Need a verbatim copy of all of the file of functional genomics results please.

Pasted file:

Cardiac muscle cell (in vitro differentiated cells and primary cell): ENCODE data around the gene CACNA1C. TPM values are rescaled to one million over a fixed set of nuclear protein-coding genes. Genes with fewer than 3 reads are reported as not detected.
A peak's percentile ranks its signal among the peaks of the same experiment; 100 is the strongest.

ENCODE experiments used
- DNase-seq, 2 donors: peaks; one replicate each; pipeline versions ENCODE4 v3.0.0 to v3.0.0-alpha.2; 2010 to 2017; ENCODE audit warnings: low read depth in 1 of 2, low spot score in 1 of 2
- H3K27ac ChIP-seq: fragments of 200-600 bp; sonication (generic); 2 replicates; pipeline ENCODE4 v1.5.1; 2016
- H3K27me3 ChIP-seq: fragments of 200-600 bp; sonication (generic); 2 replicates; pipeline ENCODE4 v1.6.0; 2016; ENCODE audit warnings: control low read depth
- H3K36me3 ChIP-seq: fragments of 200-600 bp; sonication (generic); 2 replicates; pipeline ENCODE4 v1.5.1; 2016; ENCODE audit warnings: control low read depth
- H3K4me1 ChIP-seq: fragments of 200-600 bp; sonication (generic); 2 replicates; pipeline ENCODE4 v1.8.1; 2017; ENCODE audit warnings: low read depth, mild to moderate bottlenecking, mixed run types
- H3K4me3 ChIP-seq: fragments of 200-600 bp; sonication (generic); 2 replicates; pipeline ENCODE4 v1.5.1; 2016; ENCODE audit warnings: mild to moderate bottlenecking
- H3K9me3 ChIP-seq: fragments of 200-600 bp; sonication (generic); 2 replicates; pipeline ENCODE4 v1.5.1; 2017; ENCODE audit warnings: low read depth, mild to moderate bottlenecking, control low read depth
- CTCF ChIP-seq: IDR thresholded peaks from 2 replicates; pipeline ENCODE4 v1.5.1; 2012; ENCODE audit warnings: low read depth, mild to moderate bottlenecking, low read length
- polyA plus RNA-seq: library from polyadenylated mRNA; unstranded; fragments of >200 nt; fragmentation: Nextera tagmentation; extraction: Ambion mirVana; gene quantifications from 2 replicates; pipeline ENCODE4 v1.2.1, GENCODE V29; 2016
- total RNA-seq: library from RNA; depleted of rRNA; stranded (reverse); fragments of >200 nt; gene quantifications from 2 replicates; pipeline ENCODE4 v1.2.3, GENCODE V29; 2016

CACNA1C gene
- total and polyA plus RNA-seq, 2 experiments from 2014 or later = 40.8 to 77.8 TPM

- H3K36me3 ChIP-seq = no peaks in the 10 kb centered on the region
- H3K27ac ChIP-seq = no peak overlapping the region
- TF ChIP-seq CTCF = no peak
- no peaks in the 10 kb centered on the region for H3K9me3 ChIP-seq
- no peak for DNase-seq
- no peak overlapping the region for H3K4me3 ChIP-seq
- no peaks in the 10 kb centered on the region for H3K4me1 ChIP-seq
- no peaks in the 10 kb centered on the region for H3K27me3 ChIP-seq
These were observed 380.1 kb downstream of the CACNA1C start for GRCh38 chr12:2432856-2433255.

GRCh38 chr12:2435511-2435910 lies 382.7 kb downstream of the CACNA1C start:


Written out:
Cardiac muscle cell (in vitro differentiated cells and primary cell): ENCODE data around the gene CACNA1C. TPM values are rescaled to one million over a fixed set of nuclear protein-coding genes. Genes with fewer than 3 reads are reported as not detected.
A peak's percentile ranks its signal among the peaks of the same experiment; 100 is the strongest.

ENCODE experiments used
- DNase-seq, 2 donors: peaks; one replicate each; pipeline versions ENCODE4 v3.0.0 to v3.0.0-alpha.2; 2010 to 2017; ENCODE audit warnings: low read depth in 1 of 2, low spot score in 1 of 2
- H3K27ac ChIP-seq: fragments of 200-600 bp; sonication (generic); 2 replicates; pipeline ENCODE4 v1.5.1; 2016
- H3K27me3 ChIP-seq: fragments of 200-600 bp; sonication (generic); 2 replicates; pipeline ENCODE4 v1.6.0; 2016; ENCODE audit warnings: control low read depth
- H3K36me3 ChIP-seq: fragments of 200-600 bp; sonication (generic); 2 replicates; pipeline ENCODE4 v1.5.1; 2016; ENCODE audit warnings: control low read depth
- H3K4me1 ChIP-seq: fragments of 200-600 bp; sonication (generic); 2 replicates; pipeline ENCODE4 v1.8.1; 2017; ENCODE audit warnings: low read depth, mild to moderate bottlenecking, mixed run types
- H3K4me3 ChIP-seq: fragments of 200-600 bp; sonication (generic); 2 replicates; pipeline ENCODE4 v1.5.1; 2016; ENCODE audit warnings: mild to moderate bottlenecking
- H3K9me3 ChIP-seq: fragments of 200-600 bp; sonication (generic); 2 replicates; pipeline ENCODE4 v1.5.1; 2017; ENCODE audit warnings: low read depth, mild to moderate bottlenecking, control low read depth
- CTCF ChIP-seq: IDR thresholded peaks from 2 replicates; pipeline ENCODE4 v1.5.1; 2012; ENCODE audit warnings: low read depth, mild to moderate bottlenecking, low read length
- polyA plus RNA-seq: library from polyadenylated mRNA; unstranded; fragments of >200 nt; fragmentation: Nextera tagmentation; extraction: Ambion mirVana; gene quantifications from 2 replicates; pipeline ENCODE4 v1.2.1, GENCODE V29; 2016
- total RNA-seq: library from RNA; depleted of rRNA; stranded (reverse); fragments of >200 nt; gene quantifications from 2 replicates; pipeline ENCODE4 v1.2.3, GENCODE V29; 2016

CACNA1C gene
- total and polyA plus RNA-seq, 2 experiments from 2014 or later = 40.8 to 77.8 TPM

- H3K36me3 ChIP-seq = no peaks in the 10 kb centered on the region
- H3K27ac ChIP-seq = no peak overlapping the region
- TF ChIP-seq CTCF = no peak
- no peaks in the 10 kb centered on the region for H3K9me3 ChIP-seq
- no peak for DNase-seq
- no peak overlapping the region for H3K4me3 ChIP-seq
- no peaks in the 10 kb centered on the region for H3K4me1 ChIP-seq
- no peaks in the 10 kb centered on the region for H3K27me3 ChIP-seq
These were observed 380.1 kb downstream of the CACNA1C start for GRCh38 chr12:2432856-2433255.

GRCh38 chr12:2435511-2435910 lies 382.7 kb downstream of the CACNA1C start: